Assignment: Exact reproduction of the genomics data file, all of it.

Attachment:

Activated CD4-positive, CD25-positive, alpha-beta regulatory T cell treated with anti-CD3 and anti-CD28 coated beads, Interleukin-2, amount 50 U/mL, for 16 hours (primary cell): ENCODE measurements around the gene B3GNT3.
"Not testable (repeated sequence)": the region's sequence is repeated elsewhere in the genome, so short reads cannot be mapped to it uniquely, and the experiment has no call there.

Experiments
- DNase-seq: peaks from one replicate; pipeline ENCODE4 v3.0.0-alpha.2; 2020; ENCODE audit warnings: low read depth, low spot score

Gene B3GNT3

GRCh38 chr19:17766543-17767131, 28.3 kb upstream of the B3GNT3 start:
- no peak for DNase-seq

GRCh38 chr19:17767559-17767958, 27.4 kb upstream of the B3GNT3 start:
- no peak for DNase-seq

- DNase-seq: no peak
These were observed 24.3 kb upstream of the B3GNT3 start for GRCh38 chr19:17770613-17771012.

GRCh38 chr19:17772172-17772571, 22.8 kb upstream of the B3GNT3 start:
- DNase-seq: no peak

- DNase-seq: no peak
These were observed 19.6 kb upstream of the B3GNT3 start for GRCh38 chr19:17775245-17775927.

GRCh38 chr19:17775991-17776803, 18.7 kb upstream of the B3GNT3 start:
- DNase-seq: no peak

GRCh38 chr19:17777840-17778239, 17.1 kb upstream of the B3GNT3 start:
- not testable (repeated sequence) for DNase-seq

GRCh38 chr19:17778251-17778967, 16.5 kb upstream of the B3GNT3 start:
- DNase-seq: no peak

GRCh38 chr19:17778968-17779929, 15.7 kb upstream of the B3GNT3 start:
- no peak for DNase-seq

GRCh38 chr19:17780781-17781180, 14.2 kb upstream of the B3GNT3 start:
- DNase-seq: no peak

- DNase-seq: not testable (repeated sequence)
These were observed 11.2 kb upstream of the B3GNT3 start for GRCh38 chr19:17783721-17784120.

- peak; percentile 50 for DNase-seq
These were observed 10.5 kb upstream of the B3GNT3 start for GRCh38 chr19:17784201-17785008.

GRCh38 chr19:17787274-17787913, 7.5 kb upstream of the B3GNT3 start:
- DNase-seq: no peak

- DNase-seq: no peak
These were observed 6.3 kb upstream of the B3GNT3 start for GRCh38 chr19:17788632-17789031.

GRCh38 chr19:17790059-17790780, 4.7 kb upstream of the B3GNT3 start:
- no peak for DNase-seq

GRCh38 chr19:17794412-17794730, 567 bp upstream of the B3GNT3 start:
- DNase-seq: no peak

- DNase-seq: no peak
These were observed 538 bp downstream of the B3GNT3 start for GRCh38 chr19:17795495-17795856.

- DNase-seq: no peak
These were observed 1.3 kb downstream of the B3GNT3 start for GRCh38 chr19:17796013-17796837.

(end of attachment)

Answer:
Activated CD4-positive, CD25-positive, alpha-beta regulatory T cell treated with anti-CD3 and anti-CD28 coated beads, Interleukin-2, amount 50 U/mL, for 16 hours (primary cell): ENCODE measurements around the gene B3GNT3.
"Not testable (repeated sequence)": the region's sequence is repeated elsewhere in the genome, so short reads cannot be mapped to it uniquely, and the experiment has no call there.

Experiments
- DNase-seq: peaks from one replicate; pipeline ENCODE4 v3.0.0-alpha.2; 2020; ENCODE audit warnings: low read depth, low spot score

Gene B3GNT3

GRCh38 chr19:17766543-17767131, 28.3 kb upstream of the B3GNT3 start:
- no peak for DNase-seq

GRCh38 chr19:17767559-17767958, 27.4 kb upstream of the B3GNT3 start:
- no peak for DNase-seq

- DNase-seq: no peak
These were observed 24.3 kb upstream of the B3GNT3 start for GRCh38 chr19:17770613-17771012.

GRCh38 chr19:17772172-17772571, 22.8 kb upstream of the B3GNT3 start:
- DNase-seq: no peak

- DNase-seq: no peak
These were observed 19.6 kb upstream of the B3GNT3 start for GRCh38 chr19:17775245-17775927.

GRCh38 chr19:17775991-17776803, 18.7 kb upstream of the B3GNT3 start:
- DNase-seq: no peak

GRCh38 chr19:17777840-17778239, 17.1 kb upstream of the B3GNT3 start:
- not testable (repeated sequence) for DNase-seq

GRCh38 chr19:17778251-17778967, 16.5 kb upstream of the B3GNT3 start:
- DNase-seq: no peak

GRCh38 chr19:17778968-17779929, 15.7 kb upstream of the B3GNT3 start:
- no peak for DNase-seq

GRCh38 chr19:17780781-17781180, 14.2 kb upstream of the B3GNT3 start:
- DNase-seq: no peak

- DNase-seq: not testable (repeated sequence)
These were observed 11.2 kb upstream of the B3GNT3 start for GRCh38 chr19:17783721-17784120.

- peak; percentile 50 for DNase-seq
These were observed 10.5 kb upstream of the B3GNT3 start for GRCh38 chr19:17784201-17785008.

GRCh38 chr19:17787274-17787913, 7.5 kb upstream of the B3GNT3 start:
- DNase-seq: no peak

- DNase-seq: no peak
These were observed 6.3 kb upstream of the B3GNT3 start for GRCh38 chr19:17788632-17789031.

GRCh38 chr19:17790059-17790780, 4.7 kb upstream of the B3GNT3 start:
- no peak for DNase-seq

GRCh38 chr19:17794412-17794730, 567 bp upstream of the B3GNT3 start:
- DNase-seq: no peak

- DNase-seq: no peak
These were observed 538 bp downstream of the B3GNT3 start for GRCh38 chr19:17795495-17795856.

- DNase-seq: no peak
These were observed 1.3 kb downstream of the B3GNT3 start for GRCh38 chr19:17796013-17796837.